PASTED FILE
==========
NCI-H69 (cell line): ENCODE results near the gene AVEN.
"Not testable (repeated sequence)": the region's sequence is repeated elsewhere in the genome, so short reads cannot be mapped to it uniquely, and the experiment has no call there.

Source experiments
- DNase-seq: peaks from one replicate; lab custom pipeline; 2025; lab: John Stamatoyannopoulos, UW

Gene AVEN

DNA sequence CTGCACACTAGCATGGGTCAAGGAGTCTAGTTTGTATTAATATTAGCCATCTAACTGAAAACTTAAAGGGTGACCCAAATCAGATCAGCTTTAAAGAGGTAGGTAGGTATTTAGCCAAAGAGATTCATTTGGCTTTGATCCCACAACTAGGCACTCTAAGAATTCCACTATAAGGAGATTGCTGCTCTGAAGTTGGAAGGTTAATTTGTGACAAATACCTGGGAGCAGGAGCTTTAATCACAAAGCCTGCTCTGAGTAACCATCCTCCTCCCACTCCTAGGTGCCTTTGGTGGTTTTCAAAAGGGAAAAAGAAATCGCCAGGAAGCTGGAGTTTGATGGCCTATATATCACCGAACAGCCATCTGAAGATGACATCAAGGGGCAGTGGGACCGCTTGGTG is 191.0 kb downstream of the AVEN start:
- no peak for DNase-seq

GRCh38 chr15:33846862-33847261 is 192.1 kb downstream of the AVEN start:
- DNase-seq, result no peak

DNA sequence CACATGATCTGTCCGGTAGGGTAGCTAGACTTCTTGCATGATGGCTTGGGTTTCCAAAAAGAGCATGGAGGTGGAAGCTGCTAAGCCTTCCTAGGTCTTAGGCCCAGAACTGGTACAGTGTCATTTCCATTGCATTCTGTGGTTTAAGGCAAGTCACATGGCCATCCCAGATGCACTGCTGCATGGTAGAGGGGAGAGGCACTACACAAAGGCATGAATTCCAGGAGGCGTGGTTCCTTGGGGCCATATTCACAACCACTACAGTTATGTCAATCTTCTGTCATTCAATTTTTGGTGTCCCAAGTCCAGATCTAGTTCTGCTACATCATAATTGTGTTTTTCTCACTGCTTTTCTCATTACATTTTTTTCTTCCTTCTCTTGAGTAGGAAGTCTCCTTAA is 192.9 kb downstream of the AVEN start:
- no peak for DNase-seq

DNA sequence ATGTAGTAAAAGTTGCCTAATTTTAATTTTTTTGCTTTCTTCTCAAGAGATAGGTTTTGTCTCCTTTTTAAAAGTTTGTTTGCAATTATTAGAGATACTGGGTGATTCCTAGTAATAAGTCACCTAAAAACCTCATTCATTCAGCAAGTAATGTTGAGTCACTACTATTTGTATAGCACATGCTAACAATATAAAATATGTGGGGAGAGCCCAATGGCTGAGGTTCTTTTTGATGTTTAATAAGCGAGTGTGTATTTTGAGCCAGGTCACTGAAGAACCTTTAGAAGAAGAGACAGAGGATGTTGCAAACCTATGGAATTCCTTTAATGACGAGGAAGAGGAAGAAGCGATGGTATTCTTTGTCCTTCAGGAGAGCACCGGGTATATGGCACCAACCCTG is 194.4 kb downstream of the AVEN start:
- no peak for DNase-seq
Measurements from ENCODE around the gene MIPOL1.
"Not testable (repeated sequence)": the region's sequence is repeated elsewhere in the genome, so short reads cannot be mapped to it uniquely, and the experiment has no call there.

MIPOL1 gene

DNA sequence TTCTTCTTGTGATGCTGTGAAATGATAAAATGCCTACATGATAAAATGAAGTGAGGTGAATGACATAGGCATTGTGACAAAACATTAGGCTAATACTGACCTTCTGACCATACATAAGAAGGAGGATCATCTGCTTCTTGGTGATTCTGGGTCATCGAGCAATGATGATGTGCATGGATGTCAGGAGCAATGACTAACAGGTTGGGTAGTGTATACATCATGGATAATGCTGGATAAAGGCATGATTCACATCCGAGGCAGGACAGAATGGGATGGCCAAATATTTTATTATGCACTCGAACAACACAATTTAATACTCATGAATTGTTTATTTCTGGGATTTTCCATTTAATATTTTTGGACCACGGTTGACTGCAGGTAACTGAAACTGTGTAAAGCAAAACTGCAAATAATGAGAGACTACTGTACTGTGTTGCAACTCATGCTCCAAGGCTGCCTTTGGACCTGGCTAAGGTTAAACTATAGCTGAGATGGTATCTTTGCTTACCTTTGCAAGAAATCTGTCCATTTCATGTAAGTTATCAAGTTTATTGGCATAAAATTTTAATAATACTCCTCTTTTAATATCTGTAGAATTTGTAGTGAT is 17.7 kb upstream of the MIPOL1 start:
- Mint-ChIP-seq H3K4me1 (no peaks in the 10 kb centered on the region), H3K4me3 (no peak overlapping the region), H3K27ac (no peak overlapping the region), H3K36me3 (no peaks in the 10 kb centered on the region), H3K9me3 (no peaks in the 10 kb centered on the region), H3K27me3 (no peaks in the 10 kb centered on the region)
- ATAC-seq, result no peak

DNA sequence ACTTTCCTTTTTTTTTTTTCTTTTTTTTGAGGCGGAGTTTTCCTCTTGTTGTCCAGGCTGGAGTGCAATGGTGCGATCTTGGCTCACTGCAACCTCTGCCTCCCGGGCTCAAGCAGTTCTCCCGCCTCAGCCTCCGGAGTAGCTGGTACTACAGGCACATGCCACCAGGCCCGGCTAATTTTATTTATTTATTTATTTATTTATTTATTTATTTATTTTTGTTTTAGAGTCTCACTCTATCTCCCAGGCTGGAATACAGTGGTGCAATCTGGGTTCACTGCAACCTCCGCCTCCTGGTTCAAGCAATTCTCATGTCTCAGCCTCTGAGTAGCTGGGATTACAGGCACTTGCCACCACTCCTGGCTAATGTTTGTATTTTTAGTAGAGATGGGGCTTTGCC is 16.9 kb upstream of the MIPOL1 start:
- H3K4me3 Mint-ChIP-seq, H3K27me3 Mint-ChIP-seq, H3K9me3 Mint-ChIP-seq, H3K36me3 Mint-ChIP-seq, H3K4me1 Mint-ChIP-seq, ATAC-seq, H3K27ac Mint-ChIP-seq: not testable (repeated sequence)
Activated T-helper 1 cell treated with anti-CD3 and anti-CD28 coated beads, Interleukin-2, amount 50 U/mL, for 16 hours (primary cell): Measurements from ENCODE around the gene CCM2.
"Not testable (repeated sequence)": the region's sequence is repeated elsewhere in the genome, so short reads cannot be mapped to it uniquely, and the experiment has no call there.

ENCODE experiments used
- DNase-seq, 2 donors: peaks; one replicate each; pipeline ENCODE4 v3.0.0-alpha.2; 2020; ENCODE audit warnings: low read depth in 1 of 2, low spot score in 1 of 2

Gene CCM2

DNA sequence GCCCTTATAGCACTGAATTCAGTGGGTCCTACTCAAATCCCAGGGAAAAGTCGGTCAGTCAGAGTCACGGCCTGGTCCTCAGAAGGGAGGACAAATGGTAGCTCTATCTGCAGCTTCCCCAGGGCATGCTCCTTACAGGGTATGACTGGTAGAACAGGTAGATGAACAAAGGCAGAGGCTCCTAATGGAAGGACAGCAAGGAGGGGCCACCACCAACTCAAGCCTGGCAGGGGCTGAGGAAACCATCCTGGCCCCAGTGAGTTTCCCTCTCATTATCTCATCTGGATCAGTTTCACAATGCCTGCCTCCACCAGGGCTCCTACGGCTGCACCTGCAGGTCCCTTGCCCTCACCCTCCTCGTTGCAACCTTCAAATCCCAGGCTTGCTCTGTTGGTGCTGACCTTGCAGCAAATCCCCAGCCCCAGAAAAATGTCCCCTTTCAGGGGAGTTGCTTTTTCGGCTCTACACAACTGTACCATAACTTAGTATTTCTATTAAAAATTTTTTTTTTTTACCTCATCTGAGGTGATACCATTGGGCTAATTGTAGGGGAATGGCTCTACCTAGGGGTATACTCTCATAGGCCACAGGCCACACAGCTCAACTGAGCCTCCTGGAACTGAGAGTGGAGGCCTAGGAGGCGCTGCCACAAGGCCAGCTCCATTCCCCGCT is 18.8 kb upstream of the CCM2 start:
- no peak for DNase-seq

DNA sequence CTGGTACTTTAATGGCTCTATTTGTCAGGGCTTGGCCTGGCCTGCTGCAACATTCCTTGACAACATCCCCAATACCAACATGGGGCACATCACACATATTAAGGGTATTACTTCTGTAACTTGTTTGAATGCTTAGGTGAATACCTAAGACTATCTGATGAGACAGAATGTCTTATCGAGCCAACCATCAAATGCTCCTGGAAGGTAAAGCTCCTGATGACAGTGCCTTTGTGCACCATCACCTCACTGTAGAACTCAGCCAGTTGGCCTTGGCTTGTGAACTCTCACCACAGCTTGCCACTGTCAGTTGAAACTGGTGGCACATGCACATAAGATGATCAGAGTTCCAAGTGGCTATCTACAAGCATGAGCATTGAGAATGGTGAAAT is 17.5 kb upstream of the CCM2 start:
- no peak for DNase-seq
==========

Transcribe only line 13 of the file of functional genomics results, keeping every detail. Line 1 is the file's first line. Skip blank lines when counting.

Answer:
- no peak for DNase-seq